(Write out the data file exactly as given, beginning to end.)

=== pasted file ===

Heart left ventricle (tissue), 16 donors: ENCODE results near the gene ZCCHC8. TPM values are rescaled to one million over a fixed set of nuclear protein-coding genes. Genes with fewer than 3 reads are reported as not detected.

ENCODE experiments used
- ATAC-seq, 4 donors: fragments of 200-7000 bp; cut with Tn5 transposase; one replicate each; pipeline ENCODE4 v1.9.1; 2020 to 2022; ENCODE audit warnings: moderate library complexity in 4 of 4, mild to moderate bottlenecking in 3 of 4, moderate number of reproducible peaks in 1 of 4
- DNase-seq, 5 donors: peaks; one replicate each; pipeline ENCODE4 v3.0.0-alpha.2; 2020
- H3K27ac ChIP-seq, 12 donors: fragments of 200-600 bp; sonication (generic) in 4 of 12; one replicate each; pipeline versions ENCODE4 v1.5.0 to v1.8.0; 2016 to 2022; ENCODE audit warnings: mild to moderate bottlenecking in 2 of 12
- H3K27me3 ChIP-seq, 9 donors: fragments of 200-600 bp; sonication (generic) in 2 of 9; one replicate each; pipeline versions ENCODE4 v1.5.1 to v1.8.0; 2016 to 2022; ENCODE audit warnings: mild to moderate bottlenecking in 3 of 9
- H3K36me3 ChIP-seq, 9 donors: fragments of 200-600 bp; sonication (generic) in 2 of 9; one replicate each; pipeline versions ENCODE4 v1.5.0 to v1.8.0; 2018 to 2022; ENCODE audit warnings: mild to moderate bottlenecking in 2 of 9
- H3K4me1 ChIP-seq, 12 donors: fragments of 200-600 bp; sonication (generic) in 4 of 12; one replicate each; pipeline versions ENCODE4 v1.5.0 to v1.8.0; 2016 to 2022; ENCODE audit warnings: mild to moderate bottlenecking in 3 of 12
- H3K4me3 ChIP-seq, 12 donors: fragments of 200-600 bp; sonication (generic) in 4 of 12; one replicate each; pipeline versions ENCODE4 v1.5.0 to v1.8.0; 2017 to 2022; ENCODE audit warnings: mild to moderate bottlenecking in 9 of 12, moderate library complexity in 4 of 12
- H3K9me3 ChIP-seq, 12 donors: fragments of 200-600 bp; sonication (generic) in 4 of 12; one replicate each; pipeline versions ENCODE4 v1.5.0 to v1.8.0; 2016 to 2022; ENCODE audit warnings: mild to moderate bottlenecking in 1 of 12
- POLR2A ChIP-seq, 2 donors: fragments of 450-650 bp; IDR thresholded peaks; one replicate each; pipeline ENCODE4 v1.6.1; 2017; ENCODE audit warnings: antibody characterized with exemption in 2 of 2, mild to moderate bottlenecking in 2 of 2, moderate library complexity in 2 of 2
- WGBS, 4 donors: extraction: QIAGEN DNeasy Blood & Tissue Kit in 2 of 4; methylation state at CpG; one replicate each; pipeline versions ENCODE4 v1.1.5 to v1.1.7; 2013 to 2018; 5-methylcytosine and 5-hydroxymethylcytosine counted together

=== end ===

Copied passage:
Heart left ventricle (tissue), 16 donors: ENCODE results near the gene ZCCHC8. TPM values are rescaled to one million over a fixed set of nuclear protein-coding genes. Genes with fewer than 3 reads are reported as not detected.

ENCODE experiments used
- ATAC-seq, 4 donors: fragments of 200-7000 bp; cut with Tn5 transposase; one replicate each; pipeline ENCODE4 v1.9.1; 2020 to 2022; ENCODE audit warnings: moderate library complexity in 4 of 4, mild to moderate bottlenecking in 3 of 4, moderate number of reproducible peaks in 1 of 4
- DNase-seq, 5 donors: peaks; one replicate each; pipeline ENCODE4 v3.0.0-alpha.2; 2020
- H3K27ac ChIP-seq, 12 donors: fragments of 200-600 bp; sonication (generic) in 4 of 12; one replicate each; pipeline versions ENCODE4 v1.5.0 to v1.8.0; 2016 to 2022; ENCODE audit warnings: mild to moderate bottlenecking in 2 of 12
- H3K27me3 ChIP-seq, 9 donors: fragments of 200-600 bp; sonication (generic) in 2 of 9; one replicate each; pipeline versions ENCODE4 v1.5.1 to v1.8.0; 2016 to 2022; ENCODE audit warnings: mild to moderate bottlenecking in 3 of 9
- H3K36me3 ChIP-seq, 9 donors: fragments of 200-600 bp; sonication (generic) in 2 of 9; one replicate each; pipeline versions ENCODE4 v1.5.0 to v1.8.0; 2018 to 2022; ENCODE audit warnings: mild to moderate bottlenecking in 2 of 9
- H3K4me1 ChIP-seq, 12 donors: fragments of 200-600 bp; sonication (generic) in 4 of 12; one replicate each; pipeline versions ENCODE4 v1.5.0 to v1.8.0; 2016 to 2022; ENCODE audit warnings: mild to moderate bottlenecking in 3 of 12
- H3K4me3 ChIP-seq, 12 donors: fragments of 200-600 bp; sonication (generic) in 4 of 12; one replicate each; pipeline versions ENCODE4 v1.5.0 to v1.8.0; 2017 to 2022; ENCODE audit warnings: mild to moderate bottlenecking in 9 of 12, moderate library complexity in 4 of 12
- H3K9me3 ChIP-seq, 12 donors: fragments of 200-600 bp; sonication (generic) in 4 of 12; one replicate each; pipeline versions ENCODE4 v1.5.0 to v1.8.0; 2016 to 2022; ENCODE audit warnings: mild to moderate bottlenecking in 1 of 12
- POLR2A ChIP-seq, 2 donors: fragments of 450-650 bp; IDR thresholded peaks; one replicate each; pipeline ENCODE4 v1.6.1; 2017; ENCODE audit warnings: antibody characterized with exemption in 2 of 2, mild to moderate bottlenecking in 2 of 2, moderate library complexity in 2 of 2
- WGBS, 4 donors: extraction: QIAGEN DNeasy Blood & Tissue Kit in 2 of 4; methylation state at CpG; one replicate each; pipeline versions ENCODE4 v1.1.5 to v1.1.7; 2013 to 2018; 5-methylcytosine and 5-hydroxymethylcytosine counted together